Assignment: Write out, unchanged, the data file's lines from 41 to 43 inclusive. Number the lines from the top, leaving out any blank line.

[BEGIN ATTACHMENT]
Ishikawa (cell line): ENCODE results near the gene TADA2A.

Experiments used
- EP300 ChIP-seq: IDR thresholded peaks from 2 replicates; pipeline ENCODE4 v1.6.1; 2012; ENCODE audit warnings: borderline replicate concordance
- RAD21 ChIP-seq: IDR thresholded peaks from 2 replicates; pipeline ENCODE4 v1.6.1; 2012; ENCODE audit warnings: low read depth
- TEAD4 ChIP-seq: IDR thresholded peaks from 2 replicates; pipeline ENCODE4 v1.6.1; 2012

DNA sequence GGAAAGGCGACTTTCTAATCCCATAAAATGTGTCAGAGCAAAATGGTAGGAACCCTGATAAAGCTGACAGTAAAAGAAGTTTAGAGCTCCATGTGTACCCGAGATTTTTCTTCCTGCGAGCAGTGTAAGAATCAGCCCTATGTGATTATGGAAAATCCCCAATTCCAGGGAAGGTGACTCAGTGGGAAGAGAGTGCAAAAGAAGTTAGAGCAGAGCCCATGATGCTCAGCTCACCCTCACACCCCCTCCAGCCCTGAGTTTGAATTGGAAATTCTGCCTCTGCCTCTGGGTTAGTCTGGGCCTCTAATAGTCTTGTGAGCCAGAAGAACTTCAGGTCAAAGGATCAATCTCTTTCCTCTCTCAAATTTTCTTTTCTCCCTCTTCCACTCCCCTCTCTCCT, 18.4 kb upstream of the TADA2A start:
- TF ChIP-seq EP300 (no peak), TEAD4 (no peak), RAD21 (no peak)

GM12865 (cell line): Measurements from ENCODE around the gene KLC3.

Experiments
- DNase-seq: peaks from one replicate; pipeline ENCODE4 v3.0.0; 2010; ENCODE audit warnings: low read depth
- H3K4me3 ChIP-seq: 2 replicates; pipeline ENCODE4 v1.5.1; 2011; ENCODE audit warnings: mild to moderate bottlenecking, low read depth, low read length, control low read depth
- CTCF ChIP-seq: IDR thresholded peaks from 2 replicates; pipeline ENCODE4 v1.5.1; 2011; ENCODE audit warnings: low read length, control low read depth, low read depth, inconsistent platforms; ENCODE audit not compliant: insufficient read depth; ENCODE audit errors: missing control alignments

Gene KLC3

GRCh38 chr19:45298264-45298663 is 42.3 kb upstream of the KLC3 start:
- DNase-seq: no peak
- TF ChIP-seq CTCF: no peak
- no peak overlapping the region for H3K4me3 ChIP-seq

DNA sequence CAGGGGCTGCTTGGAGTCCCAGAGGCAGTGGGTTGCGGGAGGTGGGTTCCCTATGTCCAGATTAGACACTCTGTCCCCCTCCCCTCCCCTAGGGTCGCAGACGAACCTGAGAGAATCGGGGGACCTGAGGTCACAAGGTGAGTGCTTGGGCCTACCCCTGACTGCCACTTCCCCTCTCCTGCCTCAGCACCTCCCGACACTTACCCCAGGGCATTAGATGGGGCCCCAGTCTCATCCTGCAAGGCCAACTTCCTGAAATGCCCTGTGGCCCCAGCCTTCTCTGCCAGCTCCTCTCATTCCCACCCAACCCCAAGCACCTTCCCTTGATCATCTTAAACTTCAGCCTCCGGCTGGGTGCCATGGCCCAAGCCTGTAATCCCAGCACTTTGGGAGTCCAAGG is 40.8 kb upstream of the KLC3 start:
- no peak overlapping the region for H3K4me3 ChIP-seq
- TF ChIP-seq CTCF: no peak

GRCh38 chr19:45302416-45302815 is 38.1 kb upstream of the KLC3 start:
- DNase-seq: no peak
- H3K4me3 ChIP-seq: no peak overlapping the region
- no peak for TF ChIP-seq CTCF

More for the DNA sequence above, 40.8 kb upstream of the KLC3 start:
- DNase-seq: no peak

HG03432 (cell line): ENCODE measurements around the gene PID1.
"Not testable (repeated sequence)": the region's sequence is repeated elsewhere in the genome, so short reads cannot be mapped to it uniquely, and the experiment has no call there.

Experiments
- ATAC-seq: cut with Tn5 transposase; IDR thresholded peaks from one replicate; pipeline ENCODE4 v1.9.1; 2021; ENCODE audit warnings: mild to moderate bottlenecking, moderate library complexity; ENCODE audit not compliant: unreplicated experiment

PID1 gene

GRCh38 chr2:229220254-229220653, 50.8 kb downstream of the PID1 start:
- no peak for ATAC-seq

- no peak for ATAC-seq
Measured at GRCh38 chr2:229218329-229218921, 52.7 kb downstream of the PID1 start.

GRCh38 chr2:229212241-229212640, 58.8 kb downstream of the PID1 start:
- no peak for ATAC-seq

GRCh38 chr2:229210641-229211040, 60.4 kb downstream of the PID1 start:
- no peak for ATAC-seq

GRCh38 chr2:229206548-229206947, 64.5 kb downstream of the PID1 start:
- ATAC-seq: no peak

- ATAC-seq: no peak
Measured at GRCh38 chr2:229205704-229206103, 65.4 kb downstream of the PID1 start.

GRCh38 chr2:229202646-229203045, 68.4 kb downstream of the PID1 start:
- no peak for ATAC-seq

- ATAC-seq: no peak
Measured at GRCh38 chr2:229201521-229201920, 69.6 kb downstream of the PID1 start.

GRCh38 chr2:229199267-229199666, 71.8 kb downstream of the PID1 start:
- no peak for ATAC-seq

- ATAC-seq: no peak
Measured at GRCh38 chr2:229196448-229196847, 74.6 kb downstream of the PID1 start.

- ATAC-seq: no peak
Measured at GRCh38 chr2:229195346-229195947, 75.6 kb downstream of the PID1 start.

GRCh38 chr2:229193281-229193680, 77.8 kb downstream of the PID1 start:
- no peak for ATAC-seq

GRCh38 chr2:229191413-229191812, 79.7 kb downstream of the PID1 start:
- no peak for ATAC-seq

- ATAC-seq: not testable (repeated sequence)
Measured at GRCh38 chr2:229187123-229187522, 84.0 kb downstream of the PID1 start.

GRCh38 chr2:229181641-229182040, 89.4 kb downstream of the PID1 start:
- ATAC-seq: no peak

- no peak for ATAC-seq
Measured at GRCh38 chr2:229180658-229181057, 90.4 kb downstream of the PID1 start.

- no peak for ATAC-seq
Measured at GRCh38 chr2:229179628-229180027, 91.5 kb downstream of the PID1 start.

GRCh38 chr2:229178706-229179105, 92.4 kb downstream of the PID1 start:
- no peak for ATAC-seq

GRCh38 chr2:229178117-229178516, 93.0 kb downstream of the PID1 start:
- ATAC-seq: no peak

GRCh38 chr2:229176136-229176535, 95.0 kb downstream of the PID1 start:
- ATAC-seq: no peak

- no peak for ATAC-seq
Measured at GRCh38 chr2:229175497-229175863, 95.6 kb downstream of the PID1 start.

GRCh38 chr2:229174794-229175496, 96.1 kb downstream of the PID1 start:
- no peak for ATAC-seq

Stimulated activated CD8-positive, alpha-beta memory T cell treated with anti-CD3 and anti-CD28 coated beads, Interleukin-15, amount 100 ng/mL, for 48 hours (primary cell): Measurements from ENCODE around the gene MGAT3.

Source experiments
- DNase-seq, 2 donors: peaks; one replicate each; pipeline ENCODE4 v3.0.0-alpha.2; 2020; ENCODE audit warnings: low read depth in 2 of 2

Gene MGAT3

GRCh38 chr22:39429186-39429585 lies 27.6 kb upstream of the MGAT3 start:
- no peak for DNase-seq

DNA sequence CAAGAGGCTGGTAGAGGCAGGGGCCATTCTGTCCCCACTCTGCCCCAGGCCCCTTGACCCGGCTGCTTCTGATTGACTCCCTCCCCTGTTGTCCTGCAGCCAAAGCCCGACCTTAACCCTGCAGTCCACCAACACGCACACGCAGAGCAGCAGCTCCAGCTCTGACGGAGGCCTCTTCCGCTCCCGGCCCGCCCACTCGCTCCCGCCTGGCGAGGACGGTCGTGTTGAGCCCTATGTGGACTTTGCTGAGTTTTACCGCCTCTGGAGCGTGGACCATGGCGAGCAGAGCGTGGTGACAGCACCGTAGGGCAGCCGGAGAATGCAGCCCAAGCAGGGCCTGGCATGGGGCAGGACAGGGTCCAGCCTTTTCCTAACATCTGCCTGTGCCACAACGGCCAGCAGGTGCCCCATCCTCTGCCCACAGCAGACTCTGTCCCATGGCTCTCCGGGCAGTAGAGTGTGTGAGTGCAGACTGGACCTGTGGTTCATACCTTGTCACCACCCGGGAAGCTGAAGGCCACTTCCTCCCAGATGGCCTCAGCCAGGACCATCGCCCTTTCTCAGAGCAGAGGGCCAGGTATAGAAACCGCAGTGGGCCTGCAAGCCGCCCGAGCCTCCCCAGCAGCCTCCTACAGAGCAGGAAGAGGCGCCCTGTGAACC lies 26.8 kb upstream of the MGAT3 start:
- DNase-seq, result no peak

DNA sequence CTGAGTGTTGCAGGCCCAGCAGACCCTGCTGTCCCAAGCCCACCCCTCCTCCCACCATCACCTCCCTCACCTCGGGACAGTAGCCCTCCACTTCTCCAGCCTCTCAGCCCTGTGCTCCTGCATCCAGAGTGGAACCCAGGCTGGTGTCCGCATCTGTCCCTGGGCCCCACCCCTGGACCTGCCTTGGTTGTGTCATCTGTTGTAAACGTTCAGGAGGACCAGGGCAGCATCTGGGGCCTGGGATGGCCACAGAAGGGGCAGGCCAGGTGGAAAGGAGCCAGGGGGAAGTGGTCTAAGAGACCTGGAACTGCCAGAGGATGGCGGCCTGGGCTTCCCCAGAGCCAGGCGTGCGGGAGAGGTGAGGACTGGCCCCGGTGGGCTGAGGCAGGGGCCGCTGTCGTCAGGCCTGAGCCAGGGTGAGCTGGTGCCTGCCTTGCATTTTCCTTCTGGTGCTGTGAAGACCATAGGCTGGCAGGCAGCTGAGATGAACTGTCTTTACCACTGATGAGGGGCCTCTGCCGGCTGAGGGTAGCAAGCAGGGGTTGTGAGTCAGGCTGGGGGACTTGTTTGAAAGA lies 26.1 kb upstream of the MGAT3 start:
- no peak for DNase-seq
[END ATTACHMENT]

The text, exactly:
- ATAC-seq: no peak

- ATAC-seq: no peak
Measured at GRCh38 chr2:229205704-229206103, 65.4 kb downstream of the PID1 start.